Saturday, April 21, 2012

Converting the JML 50mm f0.95 C-Mount Lens to NEX E-Mount

I received a few inquiries regarding the conversion of the JML 50mm f0.95 lens to Sony E-Mount or M4/3 Mount.  I wrote a post about it here, but I guess it was not very clear.  So this time, I will do a second attempt, and hopefully it will be better than the last post.

This JML 50mm f0.95 is an OEM lens, or a very generic design, which means there are other companies selling this lens with their own names on it, or make it with the same design.  The Canon 50mm f0.95 TV lens is probably the same design too.  I think Navitar 50mm f0.95 is closer to the JML in design.  This lens is frequently used in machine vision as well as a very low light TV lens.  Mine was used as a machine vision lens, according to its previous owner.

As the way it is, this lens will not focus to infinity on either M4/3 or NEX through the c-mount adapter.  The reason is that the lens barrel is too large to go into the recess area of the c-mount adapter.  As we know, the c-mount flange lens distance is even shorter than the NEX, at 17.52mm.  And the reason most c-mount lenses work on M4/3 and NEX is because the rear element of the c-mount lens actually goes deep inside the mount and very close to the sensor.  It works because there is no mirror gets in the way. Now, if the lens has a large barrel, you can not screw the c-mount lens all the way in, because the lens barrel would be blocked by the outer rim of the c-mount adapter.  Unmodified, the JML 50mm f0.95 would focus to about 2 meters on the NEX, so I decided to modify the lens mount and convert it to a native E-Mount.

Fortunately, the JML (and possibly the Navitar) 50mm f0.95 has removable mount.  A retention ring presses on the flat area of the c-mount and keeps in place. The picture below shows the three parts.  Please note that the second part where it is supposed to be just a ring, already has the c-mount adapter glued to it.  I don't have a picture of the naked ring.  Sorry.

The c-mount removed from the lens.  

It is quite easy to convert the lens to either a M4/3 or NEX mount.  I did it for M4/3 but changed it to NEX mount, because I use it more on the NEX.  However, care must be taken to ensure the conversion does not affect the image quality.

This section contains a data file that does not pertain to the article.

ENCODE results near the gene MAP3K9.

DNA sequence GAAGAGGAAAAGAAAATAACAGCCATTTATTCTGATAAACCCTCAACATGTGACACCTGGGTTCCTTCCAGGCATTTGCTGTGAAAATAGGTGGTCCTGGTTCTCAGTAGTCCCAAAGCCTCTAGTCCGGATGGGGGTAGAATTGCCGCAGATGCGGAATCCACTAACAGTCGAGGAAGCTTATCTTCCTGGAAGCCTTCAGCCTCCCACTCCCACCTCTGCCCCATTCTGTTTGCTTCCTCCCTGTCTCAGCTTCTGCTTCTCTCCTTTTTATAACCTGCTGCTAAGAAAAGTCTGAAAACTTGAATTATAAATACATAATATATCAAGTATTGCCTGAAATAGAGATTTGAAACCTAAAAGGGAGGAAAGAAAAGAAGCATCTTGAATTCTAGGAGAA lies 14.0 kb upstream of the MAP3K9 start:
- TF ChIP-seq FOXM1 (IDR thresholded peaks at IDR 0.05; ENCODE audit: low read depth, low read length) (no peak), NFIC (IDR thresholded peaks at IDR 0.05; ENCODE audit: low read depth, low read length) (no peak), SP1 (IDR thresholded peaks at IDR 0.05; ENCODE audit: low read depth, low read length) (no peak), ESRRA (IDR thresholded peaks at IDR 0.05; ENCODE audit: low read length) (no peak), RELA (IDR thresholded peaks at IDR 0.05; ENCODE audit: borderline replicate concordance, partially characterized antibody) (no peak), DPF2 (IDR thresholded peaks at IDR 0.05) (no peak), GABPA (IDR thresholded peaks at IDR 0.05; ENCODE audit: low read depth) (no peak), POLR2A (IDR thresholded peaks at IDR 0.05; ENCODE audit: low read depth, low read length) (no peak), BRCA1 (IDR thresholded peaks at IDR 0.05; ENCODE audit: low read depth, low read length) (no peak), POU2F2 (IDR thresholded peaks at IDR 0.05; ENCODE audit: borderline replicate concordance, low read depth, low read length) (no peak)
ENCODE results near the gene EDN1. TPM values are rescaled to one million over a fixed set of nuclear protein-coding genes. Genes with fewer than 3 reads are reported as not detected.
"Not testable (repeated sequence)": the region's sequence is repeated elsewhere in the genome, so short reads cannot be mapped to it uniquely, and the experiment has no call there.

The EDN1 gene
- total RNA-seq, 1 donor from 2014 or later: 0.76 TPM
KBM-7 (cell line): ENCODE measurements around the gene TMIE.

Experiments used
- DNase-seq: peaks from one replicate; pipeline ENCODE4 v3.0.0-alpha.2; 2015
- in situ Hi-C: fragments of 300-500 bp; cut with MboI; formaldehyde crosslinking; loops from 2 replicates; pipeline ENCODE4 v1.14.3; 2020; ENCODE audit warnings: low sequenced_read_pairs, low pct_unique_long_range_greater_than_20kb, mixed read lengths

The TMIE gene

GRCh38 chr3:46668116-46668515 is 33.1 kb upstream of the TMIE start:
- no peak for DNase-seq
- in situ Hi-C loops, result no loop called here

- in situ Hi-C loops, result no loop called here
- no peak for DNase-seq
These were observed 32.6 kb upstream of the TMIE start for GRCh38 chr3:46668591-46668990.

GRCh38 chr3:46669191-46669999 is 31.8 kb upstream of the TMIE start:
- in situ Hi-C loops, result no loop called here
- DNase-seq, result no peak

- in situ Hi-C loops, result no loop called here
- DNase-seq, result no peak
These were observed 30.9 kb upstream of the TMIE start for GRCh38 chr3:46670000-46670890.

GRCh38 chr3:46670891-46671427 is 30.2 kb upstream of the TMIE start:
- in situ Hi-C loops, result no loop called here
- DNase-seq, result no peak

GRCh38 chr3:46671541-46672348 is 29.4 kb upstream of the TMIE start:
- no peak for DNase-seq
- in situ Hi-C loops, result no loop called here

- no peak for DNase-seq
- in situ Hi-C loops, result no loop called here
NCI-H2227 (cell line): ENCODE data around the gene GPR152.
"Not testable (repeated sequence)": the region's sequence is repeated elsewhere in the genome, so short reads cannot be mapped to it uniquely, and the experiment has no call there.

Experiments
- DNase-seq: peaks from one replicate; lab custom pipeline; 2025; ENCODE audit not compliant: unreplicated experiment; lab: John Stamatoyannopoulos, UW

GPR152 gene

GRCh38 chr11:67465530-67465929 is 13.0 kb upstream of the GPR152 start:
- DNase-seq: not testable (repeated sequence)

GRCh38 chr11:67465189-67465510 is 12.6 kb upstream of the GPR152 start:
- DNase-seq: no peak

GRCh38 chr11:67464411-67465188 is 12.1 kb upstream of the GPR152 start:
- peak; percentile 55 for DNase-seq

The idea is to glue the c-mount to NEX or M4/3 adapter onto the retention ring.

What you will need:

A c-mount to NEX or c-mount to M4/3
Very strong glue
A large area file
Fine grit sand paper

Depending on what kind of c-mount adapter you use, the thickness of the rim might be different.  Most of them would be probably too thick and if you just glue it on, you won't be able to focus to infinity.  Try it on first and see how much you need to file the adapter to make it thinner.  The picture below shows the c-mount adapter I used for the M4/3:

Filed c-mount to M4/3 adapter.

I didn't have to file too much on the adapter rim.  The critical thing is that the surface of the mount must be very flat, or you will get uneven sharpness in your pictures.  I first file the adapter with a large file, and then sand it by moving it around a large fine grit sand paper with the force on the center of the mount for even sanding, until it's thickness is enough to attend infinity focus.  Once it's thin enough, just glue it on, like below:

Adapter glued on the retention ring.

A word about the glue.  I used Gorilla glue, instead of something more permanent like JB Weld or JB Kwik, because I want to be able to revert to its original mount if I need it later.  Although the Gorilla glue is very strong, it can be forced apart with a very sharp blade (I tried boiling water but that didn't do anything).  You could also try heating it up, but that may damage the retention ring.  It is strong enough to hold everything together without worrying it will snap in two.  So far, mine is holding up very well and I am not worried when using the lens.  Keep in mind that if you do use Gorilla glue, it expands as it sets.  After applying the glue, put something VERY heavy on to keep it from moving the adapter/retention ring.

If you want to permanently convert it, I would suggest using JB Weld or JB Kwik.  These compounds will harden into something as strong as steel.  Once cured, you can not easily separate the retention ring and the c-mount adapter without filing.  So be sure you know what  you want to do.

Completed conversion 

I hope this version is more clear and easier to understand the last one.  If you have any questions, please do ask.  Don't be afraid to experiment.  I am not particularly good at this kind of thing, but it worked out OK for me.  Sometimes, we are forced to do this ourselves, because there is nobody else do to it for us.


  1. Did this lens come off of a security camera? If so can you tell me which brand of security camera it was? Trying to think creatively of keywords to search to increase my chances of spotting if EVER one becomes available online XD thanks!

    1. I bought mine already in c-mount by itself without the camera attached. Sorry. You can buy one directly from Navitar.

  2. Very nice tutorial here. I was wondering though if there is anything preventing me from doing something similar with a FD lens or m42 for example. Could that be at all possible?

    1. Depending on what camera you use, FD lenses are can not be mounted and focused to infinity, unless they are used on mirrorless cameras. M42 lenses are usable in most cameras except the Nikon mount. These lenses just need the regular adapter that you can buy on the market. You don't need to make your own.